How much do lawn mower cutting widths matter?

If you have a big yard, cutting widths are very important. This measurement determines how wide of a path the lawn mower can cut at once, so a higher number (like 40 inches and above) means you don’t have to make as many passes. Bigger isn’t always better though; if you have a lawn with narrow areas, a smaller cutting width might be better because the mower will actually fit and do a better job on the edges. Lawn mowers with narrow cutting widths are also easier to store, especially if you have limited space.

How fast can I mow my lawn with a riding mower?

Cutting width determines how many passes you need to make in your yard, but the actual speed of a lawn mower also factors into how much time you’ll spend mowing. The average forward speed of most lawn mowers is 4-6 mph, and many have reverse drives, too. Backward driving tends to be much slower for safety reasons, so expect to go as slow as 2 mph. However, keep in mind that features like a really good cutting deck, tires that are good on rough terrain and hills, and a reliable engine are probably more determinant of how long each mowing session will take.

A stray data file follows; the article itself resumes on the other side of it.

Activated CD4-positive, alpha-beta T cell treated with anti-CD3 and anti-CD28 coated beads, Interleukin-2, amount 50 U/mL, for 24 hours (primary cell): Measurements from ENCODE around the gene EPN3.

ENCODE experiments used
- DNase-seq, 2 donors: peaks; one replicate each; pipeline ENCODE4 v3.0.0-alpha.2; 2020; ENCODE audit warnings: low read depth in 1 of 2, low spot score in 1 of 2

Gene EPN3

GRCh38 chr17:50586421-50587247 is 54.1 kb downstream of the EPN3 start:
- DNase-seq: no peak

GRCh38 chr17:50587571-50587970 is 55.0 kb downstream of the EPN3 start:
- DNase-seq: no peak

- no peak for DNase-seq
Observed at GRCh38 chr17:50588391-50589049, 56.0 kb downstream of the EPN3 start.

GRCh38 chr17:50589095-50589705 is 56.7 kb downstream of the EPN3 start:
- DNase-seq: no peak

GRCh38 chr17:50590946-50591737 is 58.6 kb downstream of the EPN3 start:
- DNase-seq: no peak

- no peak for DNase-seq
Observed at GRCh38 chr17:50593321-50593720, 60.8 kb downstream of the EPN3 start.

How important are the blades on a lawn tractor?

Riding lawn mowers don’t all use the same type of blade, or the same number. Some mowers use just one blade, while others use as many as three. In general, to get a great cut, the number of blades isn’t as important as cutting deck width or engine power. Though brands like to throw in a lot of terms, there are essentially only two types of blades: standard blades (also called 2-in-1) and mulching blades. Standard blades are designed to cut grass and discharge the clippings into a bag or out the side. Mulching blades are more curved with more cutting surfaces on the blades themselves in order to achieve a much finer cut for mulch. They are often called 3-in-1 blades, so if you want to be able to mulch with your lawn tractor, look for this type of blade.